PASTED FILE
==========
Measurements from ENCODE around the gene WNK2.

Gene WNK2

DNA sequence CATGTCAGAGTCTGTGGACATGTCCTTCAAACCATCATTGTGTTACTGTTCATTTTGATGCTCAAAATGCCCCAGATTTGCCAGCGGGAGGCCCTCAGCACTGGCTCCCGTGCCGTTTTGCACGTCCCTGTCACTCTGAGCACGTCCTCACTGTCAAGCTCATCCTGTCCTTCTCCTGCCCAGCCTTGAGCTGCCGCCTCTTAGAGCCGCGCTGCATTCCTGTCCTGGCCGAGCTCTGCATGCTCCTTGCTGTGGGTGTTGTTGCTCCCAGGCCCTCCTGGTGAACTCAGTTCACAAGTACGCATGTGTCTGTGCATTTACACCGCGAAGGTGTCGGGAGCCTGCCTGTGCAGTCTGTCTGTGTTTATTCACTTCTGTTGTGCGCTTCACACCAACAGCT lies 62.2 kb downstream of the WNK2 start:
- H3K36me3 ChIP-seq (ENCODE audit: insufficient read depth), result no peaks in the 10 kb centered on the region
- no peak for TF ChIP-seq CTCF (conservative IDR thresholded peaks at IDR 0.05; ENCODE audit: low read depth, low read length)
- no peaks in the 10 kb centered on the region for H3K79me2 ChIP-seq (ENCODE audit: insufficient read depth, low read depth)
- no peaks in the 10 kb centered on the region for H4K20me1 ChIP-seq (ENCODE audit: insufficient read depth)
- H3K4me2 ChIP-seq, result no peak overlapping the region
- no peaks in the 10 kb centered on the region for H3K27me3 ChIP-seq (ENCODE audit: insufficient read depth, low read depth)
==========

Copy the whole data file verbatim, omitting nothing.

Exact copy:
Measurements from ENCODE around the gene WNK2.

Gene WNK2

DNA sequence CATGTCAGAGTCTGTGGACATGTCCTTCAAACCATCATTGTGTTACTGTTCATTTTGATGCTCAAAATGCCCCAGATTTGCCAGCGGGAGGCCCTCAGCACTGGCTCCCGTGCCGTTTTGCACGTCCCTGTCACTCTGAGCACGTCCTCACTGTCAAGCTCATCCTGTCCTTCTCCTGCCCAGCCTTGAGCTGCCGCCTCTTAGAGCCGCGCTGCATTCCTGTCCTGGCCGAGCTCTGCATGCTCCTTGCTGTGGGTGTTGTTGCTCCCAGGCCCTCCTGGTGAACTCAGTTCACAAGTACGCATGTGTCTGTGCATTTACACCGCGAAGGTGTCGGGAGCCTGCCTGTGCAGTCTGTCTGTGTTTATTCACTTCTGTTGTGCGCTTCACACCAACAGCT lies 62.2 kb downstream of the WNK2 start:
- H3K36me3 ChIP-seq (ENCODE audit: insufficient read depth), result no peaks in the 10 kb centered on the region
- no peak for TF ChIP-seq CTCF (conservative IDR thresholded peaks at IDR 0.05; ENCODE audit: low read depth, low read length)
- no peaks in the 10 kb centered on the region for H3K79me2 ChIP-seq (ENCODE audit: insufficient read depth, low read depth)
- no peaks in the 10 kb centered on the region for H4K20me1 ChIP-seq (ENCODE audit: insufficient read depth)
- H3K4me2 ChIP-seq, result no peak overlapping the region
- no peaks in the 10 kb centered on the region for H3K27me3 ChIP-seq (ENCODE audit: insufficient read depth, low read depth)